About seven miles from The Manor, once a year, the CIA’s clandestine spandex detectors surely go off the charts. There, in the quiet Texas town of Cleburne, is held The Goatneck bike ride. I haven’t a clue what “Goatneck” means. I suspect it has something to do with the gently winding county roads on which the ride his held, but who knows? In any case, The Goatneck is 100 kilometer–a metric century–bike ride, with shorter courses of 41, 27 and 10 miles. It’s one of the best organized rides I’ve ever had the great pleasure to do with excellent, well-stocked rest areas about every seven miles, excellent sag support, and several local bike shops at the starting line and roaming the course helping with adjustments and repairs.
The last time I did The Goatneck I was riding my Rans V-Rex, and ended up with a staple through the sidewall of a tire. I made the mistake of putting a new tire on the day before the race, and didn’t adequately check it out. Lessons learned. This year, everything went very smoothly indeed.
This photo is of the pack just before the start. About 2000 riders participate every year. It began as a slightly cool day with a bit of a breeze, but the normal sunshine and 98° temperatures returned soon enough. Texans are used to that. The odor of sunscreen suffuses the starting area.
The course is a relatively hilly area of North Texas, but “hills” are relative, of course. Compared to the Black Hills of South Dakota where I spent many years, the hills of North Texas are barely speed bumps. The roads are generally well paved and smooth, and there are deputies and police officers at all of the intersections so there is no stopping and starting or worrying about becoming semi-tractor-trailer road kill.
It’s a colorful event. The various types of people and bikes are always fascinating.
This year, Mrs. Manor and I–that’s her after we unloaded the trailer–rode trikes for the first time in our lives. As younger riders, if we gave any thought to trikes at all, we mildly sneered at the thought. Trikes, we thought, were for the aged, disabled and non-serious. But then we ended up on recumbents, which “serious” riders categorize the same way. And as age caught up with us–I’ve noticed it tends to do that with pretty much everyone–and trikes became more sophisticated, much faster and substantially more hip–we became what we once could not imagine: trike riders.
I am—gasp—62 years old, and Mrs. Manor is—double gasp—69. People always guess us to be ten or more years younger. We are both athletes and always have been. We’ve run multiple marathons and innumerable shorter races, including the first ever Devil’s Tower run, which was absolutely brutal. Yes, the actual Devil’s Tower from Close Encounters of the Third Kind—it’s not a movie prop. Finishing the race, we certainly felt like we’d been abducted and worked over by aliens. We’ve also practiced a wide variety of other sports, but until about a decade ago, running was our primary means of maintaining fitness.
I got my start in running in middle school, way back in the 1400s, long before Nike existed or introduced the iconic Waffle Trainer. In many ways, I was perfectly built for running. I made 6′ in 8th grade and weighed 155 pounds throughout high school and beyond. I was just about nothing but legs and lungs and I was one of the handful of fastest high school kids in my state in those days. Throughout high school, one or two other guys and I would trade fastest performances at track meets from week to week. I was a sprinter in the days when distances were measured in yards, not meters and specialized in the 220 and 440 and various relay races. I initially ran the 100, but it made the coaches too nervous. I would just be getting up to maximum velocity at the finish line where I would usually beat the shorter legged guys by fractions of a second, so they relegated me to the longer sprint distances.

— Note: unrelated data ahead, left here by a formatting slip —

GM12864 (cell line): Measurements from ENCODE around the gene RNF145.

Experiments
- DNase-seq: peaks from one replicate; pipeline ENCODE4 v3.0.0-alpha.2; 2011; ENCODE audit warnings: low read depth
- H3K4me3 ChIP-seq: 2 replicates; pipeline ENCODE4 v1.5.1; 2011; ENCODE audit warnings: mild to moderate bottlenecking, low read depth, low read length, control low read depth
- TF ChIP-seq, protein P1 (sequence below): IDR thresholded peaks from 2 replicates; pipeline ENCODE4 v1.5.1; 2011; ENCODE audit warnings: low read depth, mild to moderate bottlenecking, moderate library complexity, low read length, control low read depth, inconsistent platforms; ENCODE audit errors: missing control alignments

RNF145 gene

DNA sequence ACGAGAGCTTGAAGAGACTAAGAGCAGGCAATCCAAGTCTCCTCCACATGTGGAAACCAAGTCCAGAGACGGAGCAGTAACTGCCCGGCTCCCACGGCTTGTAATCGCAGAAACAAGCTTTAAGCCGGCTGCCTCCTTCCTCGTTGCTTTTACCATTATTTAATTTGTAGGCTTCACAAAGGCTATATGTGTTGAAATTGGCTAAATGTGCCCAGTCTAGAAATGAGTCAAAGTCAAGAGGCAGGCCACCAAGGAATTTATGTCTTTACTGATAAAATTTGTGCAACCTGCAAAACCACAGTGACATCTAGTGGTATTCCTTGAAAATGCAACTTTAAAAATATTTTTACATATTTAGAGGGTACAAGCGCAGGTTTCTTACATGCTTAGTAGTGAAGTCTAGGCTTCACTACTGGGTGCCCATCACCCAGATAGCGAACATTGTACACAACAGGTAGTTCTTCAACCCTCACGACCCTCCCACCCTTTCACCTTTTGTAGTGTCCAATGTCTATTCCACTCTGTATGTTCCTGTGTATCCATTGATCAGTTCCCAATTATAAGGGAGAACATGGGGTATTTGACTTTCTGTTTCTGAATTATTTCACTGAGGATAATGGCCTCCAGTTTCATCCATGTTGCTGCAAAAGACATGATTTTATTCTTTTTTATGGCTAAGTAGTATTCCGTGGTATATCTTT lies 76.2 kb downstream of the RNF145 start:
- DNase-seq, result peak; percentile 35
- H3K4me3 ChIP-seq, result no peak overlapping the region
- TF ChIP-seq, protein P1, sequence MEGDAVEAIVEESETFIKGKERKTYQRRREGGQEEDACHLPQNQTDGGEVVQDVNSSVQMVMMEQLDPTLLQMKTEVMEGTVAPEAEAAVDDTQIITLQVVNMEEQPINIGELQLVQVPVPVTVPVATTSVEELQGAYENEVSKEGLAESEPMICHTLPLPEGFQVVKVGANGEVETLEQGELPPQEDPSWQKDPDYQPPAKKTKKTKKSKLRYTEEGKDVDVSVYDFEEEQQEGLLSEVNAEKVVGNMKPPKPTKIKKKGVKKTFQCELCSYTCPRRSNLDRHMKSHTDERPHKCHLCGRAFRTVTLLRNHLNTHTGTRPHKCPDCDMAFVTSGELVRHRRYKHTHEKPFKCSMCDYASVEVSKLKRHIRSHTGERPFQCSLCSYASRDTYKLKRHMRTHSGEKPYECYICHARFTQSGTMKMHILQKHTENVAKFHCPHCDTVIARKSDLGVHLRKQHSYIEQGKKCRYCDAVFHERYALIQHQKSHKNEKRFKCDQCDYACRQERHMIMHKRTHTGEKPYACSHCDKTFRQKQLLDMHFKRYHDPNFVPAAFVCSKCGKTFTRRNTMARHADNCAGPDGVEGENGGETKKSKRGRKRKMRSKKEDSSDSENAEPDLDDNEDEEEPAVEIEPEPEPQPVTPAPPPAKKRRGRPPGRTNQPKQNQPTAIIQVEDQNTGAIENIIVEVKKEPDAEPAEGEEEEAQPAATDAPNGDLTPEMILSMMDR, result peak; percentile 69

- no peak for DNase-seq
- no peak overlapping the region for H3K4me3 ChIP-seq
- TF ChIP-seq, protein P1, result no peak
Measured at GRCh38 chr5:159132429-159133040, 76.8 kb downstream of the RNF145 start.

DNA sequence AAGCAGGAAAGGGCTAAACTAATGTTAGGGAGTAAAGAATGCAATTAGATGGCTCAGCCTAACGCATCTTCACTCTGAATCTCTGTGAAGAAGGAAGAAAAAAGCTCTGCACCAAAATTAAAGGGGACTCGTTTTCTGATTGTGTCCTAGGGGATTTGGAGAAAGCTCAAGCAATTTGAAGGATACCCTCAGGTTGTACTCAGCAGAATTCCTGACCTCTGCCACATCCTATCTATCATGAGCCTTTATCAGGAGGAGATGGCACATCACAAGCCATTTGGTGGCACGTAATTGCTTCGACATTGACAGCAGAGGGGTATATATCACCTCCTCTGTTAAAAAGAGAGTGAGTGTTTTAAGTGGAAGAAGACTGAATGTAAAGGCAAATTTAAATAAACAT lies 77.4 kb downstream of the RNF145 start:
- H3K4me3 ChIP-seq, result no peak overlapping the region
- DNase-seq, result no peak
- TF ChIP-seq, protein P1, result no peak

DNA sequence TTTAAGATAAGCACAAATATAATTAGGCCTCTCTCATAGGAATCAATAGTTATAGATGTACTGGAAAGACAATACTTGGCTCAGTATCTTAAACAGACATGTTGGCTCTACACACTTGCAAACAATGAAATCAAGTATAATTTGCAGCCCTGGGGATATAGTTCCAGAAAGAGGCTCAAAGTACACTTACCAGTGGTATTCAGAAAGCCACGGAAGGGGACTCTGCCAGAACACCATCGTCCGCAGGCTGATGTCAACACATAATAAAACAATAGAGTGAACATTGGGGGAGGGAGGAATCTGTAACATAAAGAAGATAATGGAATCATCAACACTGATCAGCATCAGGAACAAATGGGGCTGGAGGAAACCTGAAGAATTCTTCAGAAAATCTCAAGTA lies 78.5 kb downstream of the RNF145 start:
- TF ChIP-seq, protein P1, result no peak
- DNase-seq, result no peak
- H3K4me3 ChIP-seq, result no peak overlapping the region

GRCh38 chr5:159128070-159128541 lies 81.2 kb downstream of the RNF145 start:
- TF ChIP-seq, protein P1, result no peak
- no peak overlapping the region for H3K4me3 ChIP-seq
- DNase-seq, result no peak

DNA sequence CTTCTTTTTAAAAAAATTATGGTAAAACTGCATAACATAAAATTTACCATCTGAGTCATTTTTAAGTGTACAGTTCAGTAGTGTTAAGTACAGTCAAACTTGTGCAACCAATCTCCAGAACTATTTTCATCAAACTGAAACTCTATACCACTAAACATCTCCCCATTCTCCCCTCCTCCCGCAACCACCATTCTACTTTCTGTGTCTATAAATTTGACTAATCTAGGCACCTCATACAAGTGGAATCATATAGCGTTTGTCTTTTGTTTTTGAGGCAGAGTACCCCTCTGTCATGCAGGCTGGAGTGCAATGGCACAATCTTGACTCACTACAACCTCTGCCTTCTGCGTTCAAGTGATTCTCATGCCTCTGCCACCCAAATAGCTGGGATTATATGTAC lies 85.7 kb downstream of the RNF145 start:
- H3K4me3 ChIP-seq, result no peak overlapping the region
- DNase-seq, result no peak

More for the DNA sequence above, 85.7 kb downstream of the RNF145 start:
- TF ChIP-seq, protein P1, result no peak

As I aged, my competitive spirit did not diminish. I simply could not stand to be passed or have anyone ahead of me. Seeing anyone out front would cause me, without thinking, to accelerate as hard as I could to catch them. As a legs and lungs kid, I could do that. As my 30s approached, because maintaining maximum physical conditioning was no longer the primary focus of my life, I could no longer manage and had to do some mental readjustment, painful as it was.
From my late 30s into my 40s, I was, once again, a police officer and worked hard to rebuild my conditioning. By then, I had much more upper body strength and mass than in my teen years, and by regularly running severe, steep and long hills, and regular weight work, built up a remarkable level of fitness. My police department used to do the relay portion of the Black Hills Marathon with four guys running something more than 6 miles each. I was able to manage in the 5-6 minute per mile range, as could the others, but we were still being beaten by the other team entrants, like the law enforcement team from the local Air Force Base–Ellsworth. We finally figured it out: we were getting older each and every year, and they were always 20. That was a stunning, but valuable insight.
Eventually, the running stopped. All those miles, all those hills just wore out some of the moving parts. My knees simply wouldn’t take the pounding anymore, particularly since I’d also added weight, weight that I’ve discovered is ridiculously easy to add, but fiendishly difficult to remove as one increases in age. If I wanted to maintain conditioning, I would have to bicycle, and an on-the-job neck injury forced me into recumbents, which is one of the more fortunate choices I’ve made in life. Marrying Mrs. Manor was, without question and by far the most fortunate choice.
At first, speed was all that mattered, but as age intruded, forcing longer recovery periods, which allowed more time for contemplation, I realized that while regular exercise is important, living honorably, treating others with sincerity, and caring for loved ones is far more valuable. So I ride at Mrs. Manor’s speed, gently encouraging her as we go. Sure, I can ride faster, but riding with her provides greater rewards. OK, I admit it. It’s occasionally a little frustrating, but she’s more than worth it.
Oh, when someone passes me—and a huge number do these days—I feel that momentary flash of heat, that desire to catch them, but I smile and let it pass. That’s no longer why I’m out there on the bike. Instead, I concentrate on really seeing everything and everyone around me, and on appreciating and enjoying it all. OK, so I do enjoy passing people, particularly when I climb hills—recumbents, and particularly trikes, aren’t supposed to be able to climb, after all–but I don’t do a great deal of that anymore. I can, but it’s no longer as important as it once was.